The ZEE Jaipur Literature Festival also known as the ‘greatest literary show on Earth’ arrived for the tenth time at Diggi Palace Hotel, this time paving way for more than eight lakh forty six thousand footfalls, to learn from and exchange ideas with their contemporaries.
Inaugurated by the Honourable Chief Minister Vasundra Raje, along with the legendary poet Gulzar Sahib, iconic beat poet Anne Waldman, and prominent Yogi Sadhguru on 19th January 2017. The beautiful front lawns of Diggi Palace Hotel were brimming with dignitaries, readers and writers from all over the world, proclaiming their love for art and literature and thirst for more. The events held at different venues included panel discussions, book launches, debates and poetry recitation.
After constant uncertainty regarding which session to attend, one finalises on the one that sounds the most interesting, while having to sacrifice equally brilliant sessions occurring during the same time and decides to attend ‘In Search of a Muse: On Writing Poetry’ the final session of Day 1 (19-01-2017). This session saw some of the prominent poets such as Anne Waldman, Auður Ava Olafsdóttir, Kate Tempest, Ruth Padel, Tishani Doshi and Vladimir Lucien reciting their poems and revealing their ‘muse’ or inspiration for their poetry. After divulging details about their sources of inspiration, they also shared their thoughts upon writing poetry. Kate Tempest said “For me, it just comes upon me, something from within. It’s a part of you that you write.”
Day 3 (21-1-2017) was another enthralling day of the fest which began with a panel discussion on the book ‘Battling the Gods: Atheism in the Ancient World’, titled the same, featuring Tim Whitmarsh, A.N.D. Haksar and Alex Watson in which the panellists discussed that Atheism is not a modern find but an ancient phenomenon and existed during the 6th and 5th B.C..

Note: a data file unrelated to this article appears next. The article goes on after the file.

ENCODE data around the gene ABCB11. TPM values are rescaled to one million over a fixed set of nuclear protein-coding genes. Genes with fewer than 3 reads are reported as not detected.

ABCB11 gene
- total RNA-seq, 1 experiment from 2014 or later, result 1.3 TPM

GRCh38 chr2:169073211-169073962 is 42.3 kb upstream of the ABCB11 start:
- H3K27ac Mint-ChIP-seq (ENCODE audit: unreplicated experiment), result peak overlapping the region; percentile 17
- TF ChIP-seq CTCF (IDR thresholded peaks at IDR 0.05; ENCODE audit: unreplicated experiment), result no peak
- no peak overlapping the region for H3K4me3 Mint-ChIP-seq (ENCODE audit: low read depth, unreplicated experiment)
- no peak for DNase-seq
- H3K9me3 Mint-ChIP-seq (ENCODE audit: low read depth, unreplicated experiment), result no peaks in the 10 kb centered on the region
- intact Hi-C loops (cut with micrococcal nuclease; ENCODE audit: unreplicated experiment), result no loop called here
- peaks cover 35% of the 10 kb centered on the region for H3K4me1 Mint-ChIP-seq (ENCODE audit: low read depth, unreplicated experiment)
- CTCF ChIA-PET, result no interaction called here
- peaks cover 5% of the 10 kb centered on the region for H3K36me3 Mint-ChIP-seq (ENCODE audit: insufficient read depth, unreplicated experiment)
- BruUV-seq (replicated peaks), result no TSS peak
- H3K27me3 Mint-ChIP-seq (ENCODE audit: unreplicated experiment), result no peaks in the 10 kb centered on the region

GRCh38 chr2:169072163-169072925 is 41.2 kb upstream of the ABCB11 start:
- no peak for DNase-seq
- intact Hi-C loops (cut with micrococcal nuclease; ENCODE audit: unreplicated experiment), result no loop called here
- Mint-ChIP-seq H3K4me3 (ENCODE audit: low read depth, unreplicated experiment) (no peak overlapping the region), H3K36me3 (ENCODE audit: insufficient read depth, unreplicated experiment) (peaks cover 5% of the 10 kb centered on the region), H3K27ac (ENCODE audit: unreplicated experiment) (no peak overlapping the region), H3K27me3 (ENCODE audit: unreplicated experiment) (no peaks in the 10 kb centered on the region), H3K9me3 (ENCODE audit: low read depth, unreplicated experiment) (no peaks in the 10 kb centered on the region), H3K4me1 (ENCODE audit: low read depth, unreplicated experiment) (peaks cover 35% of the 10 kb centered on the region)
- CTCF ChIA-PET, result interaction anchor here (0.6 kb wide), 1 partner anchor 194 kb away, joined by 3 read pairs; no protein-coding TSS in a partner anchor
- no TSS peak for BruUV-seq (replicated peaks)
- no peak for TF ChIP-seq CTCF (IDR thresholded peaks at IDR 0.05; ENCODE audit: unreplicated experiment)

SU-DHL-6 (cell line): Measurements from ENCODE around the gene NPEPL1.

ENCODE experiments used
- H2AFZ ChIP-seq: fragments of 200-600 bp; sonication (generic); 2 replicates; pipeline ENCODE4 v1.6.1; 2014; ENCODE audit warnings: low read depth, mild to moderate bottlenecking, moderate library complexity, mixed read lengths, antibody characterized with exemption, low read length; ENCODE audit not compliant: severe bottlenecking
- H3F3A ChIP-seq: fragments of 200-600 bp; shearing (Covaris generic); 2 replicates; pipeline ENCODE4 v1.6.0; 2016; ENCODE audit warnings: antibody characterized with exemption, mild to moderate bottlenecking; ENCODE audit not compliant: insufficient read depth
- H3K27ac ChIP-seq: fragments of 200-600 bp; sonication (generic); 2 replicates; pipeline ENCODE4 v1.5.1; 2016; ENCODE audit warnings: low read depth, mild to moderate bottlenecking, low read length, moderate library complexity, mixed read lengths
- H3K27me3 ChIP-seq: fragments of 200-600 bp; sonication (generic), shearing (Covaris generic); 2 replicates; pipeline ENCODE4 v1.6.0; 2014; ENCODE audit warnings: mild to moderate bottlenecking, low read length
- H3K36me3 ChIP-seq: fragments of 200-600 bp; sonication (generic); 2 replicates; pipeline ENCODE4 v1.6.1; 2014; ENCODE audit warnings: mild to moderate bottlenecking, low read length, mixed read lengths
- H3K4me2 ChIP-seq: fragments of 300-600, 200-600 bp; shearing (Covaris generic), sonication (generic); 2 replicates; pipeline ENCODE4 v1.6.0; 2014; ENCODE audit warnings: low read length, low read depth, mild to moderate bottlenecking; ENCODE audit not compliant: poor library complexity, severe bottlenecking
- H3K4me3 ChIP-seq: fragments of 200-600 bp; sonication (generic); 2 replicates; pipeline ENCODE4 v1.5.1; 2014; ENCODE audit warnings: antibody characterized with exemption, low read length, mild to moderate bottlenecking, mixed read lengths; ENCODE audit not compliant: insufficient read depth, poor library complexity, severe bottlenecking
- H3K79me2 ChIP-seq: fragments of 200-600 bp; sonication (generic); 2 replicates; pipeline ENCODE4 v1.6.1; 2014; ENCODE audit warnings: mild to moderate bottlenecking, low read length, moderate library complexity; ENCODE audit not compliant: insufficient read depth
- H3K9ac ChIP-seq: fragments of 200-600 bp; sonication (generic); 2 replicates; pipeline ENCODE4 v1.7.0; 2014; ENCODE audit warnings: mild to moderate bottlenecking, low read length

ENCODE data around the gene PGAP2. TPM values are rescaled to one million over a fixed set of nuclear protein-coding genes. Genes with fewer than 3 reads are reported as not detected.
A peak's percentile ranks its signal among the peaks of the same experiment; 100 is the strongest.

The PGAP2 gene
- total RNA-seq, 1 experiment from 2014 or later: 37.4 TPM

Day 5, unfortunately the last day of the fest (23-1-2017), was yet another day which brought uncertainty in the minds of young, enthusiastic literates as the day was packed with excellent talks and discussions. One of the sessions of the day titled ‘In Many Tongues’ was a personal favourite because of the wide range of poetry and short stories read in various languages (and then in English too, obviously!) and the exhibition of pride in each poet and writer who wrote in their respective language, was perceived by the audience when the speakers demonstrated the beauty and power of their respective languages. There were writers and poets from Latvia, Iceland, Wales, Brazil, France, Macedonia, Croatia and Mauritius. The diversity of languages and poetry in those languages on one stage was extraordinary and remarkable.
There were a lot of popular sessions by Devdutt Patnaik, Shashi Tharoor, Ashwin Sanghi and Imtiaz Ali but the avid readers and fans rushed in order to meet their idols and listen to them impart knowledge making it difficult for other enthusiast to enter the venue since it was full and jam packed. Unwavering enthusiasm and keenness of the audience shuttling between venues to attend sessions and book launches, along with knowledge and information from various cultures that was present and every discourse that took place, kept the spirit of literature fluttering throughout Diggi Palace Hotel. The festival was an overall hit for anyone with an ear for poetry and an eye for art.